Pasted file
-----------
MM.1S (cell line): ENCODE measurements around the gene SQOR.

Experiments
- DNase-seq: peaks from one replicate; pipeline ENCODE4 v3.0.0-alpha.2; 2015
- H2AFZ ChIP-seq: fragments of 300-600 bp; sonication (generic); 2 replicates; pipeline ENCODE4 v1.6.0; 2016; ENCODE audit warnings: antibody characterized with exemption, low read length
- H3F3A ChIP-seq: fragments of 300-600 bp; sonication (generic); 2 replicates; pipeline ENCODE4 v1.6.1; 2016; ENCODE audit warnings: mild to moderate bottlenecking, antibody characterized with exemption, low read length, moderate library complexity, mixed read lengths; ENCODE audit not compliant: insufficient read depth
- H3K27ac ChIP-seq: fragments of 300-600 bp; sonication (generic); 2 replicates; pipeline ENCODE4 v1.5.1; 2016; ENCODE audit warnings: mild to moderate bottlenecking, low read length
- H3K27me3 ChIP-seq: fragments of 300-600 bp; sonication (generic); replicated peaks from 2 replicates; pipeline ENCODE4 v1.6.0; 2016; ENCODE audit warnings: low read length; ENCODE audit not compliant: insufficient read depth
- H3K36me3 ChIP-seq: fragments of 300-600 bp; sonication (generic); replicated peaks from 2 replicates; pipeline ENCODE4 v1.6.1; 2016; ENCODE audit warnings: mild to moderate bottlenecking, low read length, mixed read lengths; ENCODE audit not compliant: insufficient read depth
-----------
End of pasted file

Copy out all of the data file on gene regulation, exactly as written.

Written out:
MM.1S (cell line): ENCODE measurements around the gene SQOR.

Experiments
- DNase-seq: peaks from one replicate; pipeline ENCODE4 v3.0.0-alpha.2; 2015
- H2AFZ ChIP-seq: fragments of 300-600 bp; sonication (generic); 2 replicates; pipeline ENCODE4 v1.6.0; 2016; ENCODE audit warnings: antibody characterized with exemption, low read length
- H3F3A ChIP-seq: fragments of 300-600 bp; sonication (generic); 2 replicates; pipeline ENCODE4 v1.6.1; 2016; ENCODE audit warnings: mild to moderate bottlenecking, antibody characterized with exemption, low read length, moderate library complexity, mixed read lengths; ENCODE audit not compliant: insufficient read depth
- H3K27ac ChIP-seq: fragments of 300-600 bp; sonication (generic); 2 replicates; pipeline ENCODE4 v1.5.1; 2016; ENCODE audit warnings: mild to moderate bottlenecking, low read length
- H3K27me3 ChIP-seq: fragments of 300-600 bp; sonication (generic); replicated peaks from 2 replicates; pipeline ENCODE4 v1.6.0; 2016; ENCODE audit warnings: low read length; ENCODE audit not compliant: insufficient read depth
- H3K36me3 ChIP-seq: fragments of 300-600 bp; sonication (generic); replicated peaks from 2 replicates; pipeline ENCODE4 v1.6.1; 2016; ENCODE audit warnings: mild to moderate bottlenecking, low read length, mixed read lengths; ENCODE audit not compliant: insufficient read depth